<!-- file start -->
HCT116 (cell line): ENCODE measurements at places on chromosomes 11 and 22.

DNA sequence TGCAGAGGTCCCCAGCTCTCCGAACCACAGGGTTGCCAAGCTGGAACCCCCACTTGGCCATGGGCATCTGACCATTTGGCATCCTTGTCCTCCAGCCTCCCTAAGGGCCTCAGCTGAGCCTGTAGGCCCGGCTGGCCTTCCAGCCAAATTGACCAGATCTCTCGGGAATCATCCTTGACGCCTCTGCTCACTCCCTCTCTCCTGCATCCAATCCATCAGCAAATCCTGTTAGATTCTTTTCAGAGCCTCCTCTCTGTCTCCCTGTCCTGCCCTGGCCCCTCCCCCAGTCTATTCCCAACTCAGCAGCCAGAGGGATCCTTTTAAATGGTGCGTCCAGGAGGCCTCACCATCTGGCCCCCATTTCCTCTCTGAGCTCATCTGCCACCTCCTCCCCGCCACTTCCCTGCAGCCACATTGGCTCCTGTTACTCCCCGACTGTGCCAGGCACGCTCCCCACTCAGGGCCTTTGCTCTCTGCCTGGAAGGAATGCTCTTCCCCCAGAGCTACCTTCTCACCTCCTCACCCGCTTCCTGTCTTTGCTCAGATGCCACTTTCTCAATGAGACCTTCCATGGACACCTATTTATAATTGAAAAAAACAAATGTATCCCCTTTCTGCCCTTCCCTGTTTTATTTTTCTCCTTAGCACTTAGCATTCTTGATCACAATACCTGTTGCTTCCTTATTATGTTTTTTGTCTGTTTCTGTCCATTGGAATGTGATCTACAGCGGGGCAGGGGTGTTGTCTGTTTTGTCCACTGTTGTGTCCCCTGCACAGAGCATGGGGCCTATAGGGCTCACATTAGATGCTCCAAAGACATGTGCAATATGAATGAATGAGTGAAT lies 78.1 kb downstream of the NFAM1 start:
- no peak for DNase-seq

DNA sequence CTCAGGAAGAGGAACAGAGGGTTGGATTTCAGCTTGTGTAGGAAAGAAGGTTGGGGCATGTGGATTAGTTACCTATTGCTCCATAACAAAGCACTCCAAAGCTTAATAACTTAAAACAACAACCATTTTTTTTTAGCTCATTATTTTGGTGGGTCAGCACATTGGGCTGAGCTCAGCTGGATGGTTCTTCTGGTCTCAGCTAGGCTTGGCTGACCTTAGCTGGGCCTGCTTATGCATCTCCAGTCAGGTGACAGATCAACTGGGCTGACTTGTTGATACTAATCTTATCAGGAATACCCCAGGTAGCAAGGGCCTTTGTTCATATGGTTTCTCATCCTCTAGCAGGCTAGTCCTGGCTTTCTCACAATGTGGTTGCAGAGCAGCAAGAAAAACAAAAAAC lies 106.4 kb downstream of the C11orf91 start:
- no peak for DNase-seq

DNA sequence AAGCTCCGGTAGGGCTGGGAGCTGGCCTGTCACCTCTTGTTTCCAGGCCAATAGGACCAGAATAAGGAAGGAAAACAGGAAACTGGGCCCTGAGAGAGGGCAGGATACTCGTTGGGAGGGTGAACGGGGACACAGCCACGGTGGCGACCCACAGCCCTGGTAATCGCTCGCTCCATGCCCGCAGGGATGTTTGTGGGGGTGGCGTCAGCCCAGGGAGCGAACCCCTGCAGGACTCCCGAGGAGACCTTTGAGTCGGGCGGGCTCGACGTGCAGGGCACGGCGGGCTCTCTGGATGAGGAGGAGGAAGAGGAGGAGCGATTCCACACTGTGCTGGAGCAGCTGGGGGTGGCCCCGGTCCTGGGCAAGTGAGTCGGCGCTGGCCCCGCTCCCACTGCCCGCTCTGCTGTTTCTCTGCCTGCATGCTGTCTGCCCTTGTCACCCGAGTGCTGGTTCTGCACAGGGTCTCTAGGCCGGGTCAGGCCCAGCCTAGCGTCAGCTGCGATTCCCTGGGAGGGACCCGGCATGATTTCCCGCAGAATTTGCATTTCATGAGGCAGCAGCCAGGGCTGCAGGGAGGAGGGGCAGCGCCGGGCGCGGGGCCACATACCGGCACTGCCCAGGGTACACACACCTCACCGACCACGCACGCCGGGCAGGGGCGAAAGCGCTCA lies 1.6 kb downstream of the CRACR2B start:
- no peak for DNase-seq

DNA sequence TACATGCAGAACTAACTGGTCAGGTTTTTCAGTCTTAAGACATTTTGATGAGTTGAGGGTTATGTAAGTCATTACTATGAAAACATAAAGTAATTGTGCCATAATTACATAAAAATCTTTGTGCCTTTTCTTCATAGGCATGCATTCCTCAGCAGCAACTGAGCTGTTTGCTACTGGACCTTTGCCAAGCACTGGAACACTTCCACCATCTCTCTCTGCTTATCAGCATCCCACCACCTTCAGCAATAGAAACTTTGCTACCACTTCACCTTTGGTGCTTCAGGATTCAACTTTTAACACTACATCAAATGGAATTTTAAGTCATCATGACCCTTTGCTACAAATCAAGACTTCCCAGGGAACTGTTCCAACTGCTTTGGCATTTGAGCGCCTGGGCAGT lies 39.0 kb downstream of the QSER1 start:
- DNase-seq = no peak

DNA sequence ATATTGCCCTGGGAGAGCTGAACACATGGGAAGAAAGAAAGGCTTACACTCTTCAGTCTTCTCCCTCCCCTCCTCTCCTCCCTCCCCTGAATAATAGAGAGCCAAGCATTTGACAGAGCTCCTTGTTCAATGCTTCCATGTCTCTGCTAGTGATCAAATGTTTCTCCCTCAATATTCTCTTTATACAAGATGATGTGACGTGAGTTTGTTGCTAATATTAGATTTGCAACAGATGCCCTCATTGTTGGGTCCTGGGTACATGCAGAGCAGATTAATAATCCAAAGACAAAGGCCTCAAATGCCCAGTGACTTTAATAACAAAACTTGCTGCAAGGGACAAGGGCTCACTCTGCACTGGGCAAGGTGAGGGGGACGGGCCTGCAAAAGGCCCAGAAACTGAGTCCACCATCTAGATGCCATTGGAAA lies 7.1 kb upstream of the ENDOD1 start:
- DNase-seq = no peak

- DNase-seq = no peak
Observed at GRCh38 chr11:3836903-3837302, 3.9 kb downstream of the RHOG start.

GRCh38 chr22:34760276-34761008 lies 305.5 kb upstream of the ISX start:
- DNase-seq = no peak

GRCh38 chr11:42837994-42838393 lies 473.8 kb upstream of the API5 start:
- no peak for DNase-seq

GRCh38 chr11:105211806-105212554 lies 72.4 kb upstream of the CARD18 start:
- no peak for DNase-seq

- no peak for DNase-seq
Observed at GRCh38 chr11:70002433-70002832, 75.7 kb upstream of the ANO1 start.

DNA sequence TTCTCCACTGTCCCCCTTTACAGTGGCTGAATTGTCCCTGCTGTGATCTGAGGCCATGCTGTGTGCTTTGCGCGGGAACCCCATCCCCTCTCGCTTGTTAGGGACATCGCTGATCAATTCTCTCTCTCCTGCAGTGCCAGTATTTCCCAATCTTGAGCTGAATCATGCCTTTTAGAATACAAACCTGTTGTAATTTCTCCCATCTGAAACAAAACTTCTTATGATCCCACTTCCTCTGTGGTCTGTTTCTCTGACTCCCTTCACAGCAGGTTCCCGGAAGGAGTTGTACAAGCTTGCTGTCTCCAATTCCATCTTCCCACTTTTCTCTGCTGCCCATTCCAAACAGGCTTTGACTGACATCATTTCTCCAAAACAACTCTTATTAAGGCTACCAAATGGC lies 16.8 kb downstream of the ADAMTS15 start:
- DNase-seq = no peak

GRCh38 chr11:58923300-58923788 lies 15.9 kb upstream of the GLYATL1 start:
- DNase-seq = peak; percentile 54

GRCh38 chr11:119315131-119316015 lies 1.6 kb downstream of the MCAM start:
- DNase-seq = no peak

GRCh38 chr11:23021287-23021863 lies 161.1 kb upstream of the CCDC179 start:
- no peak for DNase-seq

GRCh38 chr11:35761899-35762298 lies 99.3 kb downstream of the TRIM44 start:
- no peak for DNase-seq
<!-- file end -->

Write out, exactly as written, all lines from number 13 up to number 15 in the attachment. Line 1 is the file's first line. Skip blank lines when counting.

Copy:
Observed at GRCh38 chr11:3836903-3837302, 3.9 kb downstream of the RHOG start.

GRCh38 chr22:34760276-34761008 lies 305.5 kb upstream of the ISX start:
- DNase-seq = no peak